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Keeping a Pulse on The ‘Retailization’ of Healthcare

Abbey Clark

The healthcare industry is at a crossroads. Costs are too high and patient options for convenience, particularly when it comes to care delivery, are top-of-mind for everyone. Retailers in particular are seeing their market opportunity. In order to lower costs for patients and ensure greater accessibility, many retailers are reviewing their business models and boldly disrupting the healthcare industry with the creation of clinics, virtual care options and digital experiences.

Take big-box retailers for example. Moving into healthcare is a win-win for that segment. Look no further than Walmart, which just recently healthcare enters the retail industryannouncing plans to open its first stand-alone clinic. Struggling to win over retail consumers with the boom of e-commerce and online buying options, the clinic provides an opportunity for Walmart to drive in-store traffic while providing an interactive healthcare marketplace. The retailer also announced it will be offering current employees the opportunity to apply for its $1-a-day college tuition program, Live Better U, offering 1.5 million associates the opportunity to apply for one of seven health-related bachelor’s degrees and two career diplomas: pharmacy technician and optician. With a new retail-focused, healthcare workforce in training and plans to expand in the healthcare industry, can we expect other big-box retailers will follow suit to maintain a competitive edge in today’s saturated retail landscape?

In addition to the focus on primary care, other retailers are honing in on prescription delivery, aiming to drive down costs and provide convenient options for patients in line with their lifestyles. With Amazon’s acquisition of PillPack last year, the company is now investing in “empathy training” to accurately assist patients juggling more than one medication. On top of training its staff, the online pharmacy negotiates directly with insurance companies to provide lower drug costs.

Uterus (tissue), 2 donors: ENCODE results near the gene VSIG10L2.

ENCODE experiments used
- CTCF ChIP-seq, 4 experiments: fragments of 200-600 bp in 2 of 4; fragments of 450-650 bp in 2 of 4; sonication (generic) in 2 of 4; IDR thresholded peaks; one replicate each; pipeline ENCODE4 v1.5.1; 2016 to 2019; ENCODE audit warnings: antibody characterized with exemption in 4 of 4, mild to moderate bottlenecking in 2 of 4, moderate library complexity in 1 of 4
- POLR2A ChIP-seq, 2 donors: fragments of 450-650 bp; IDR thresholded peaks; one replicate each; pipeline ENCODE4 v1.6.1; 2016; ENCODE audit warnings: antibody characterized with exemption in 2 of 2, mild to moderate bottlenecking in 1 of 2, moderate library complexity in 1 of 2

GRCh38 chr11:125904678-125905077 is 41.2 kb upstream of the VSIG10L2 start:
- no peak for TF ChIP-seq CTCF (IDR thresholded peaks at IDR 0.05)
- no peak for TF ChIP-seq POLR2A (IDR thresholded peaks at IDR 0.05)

As retailers like Amazon move into healthcare, the opposite can also be true: drug stores and healthcare entities taking a page out of retailers’ books. For example, CVS pharmacy has announced same-day delivery services. Just last year the company also acquired health insurance provider Aetna and earlier this year announced plans to roll out 1,500 HealthHUB locations (offering healthcare services, digital on-demand health tools, advice and personal care). Additionally, CVS Health has rolled out an insomnia app to its employees – a first step in mainstreaming digital therapy and mental health services.

With retail’s parlay into healthcare – and healthcare companies and drug-stores hard pressed to re-invent themselves – organizations of all types are honing in on the power of innovation to achieve better outcomes for consumers. With leaders investing in cutting-edge solutions such as 5G, wearable devices, voice-assisted technology and telehealth options, we are sure to see even more overlap between healthcare and tech industries in the coming months as we move into 2020. Moreover, as retail, healthcare and tech continue to converge, what new demands will surface?

As PR professionals servicing clients across our healthcare practice, we are fortunate to work with many of the smartest and most innovative disruptors in healthcare. We are exploring new storylines that underscore their voices and expertise into these industry conversations, and building narratives that allow brands to drive a leadership stake as trends unfold.

Learn about some of our recent partnerships here

integrated marketing and PR healthcarePhoto Credit: https://www.flickr.com/photos/jeepersmedia/13753807413

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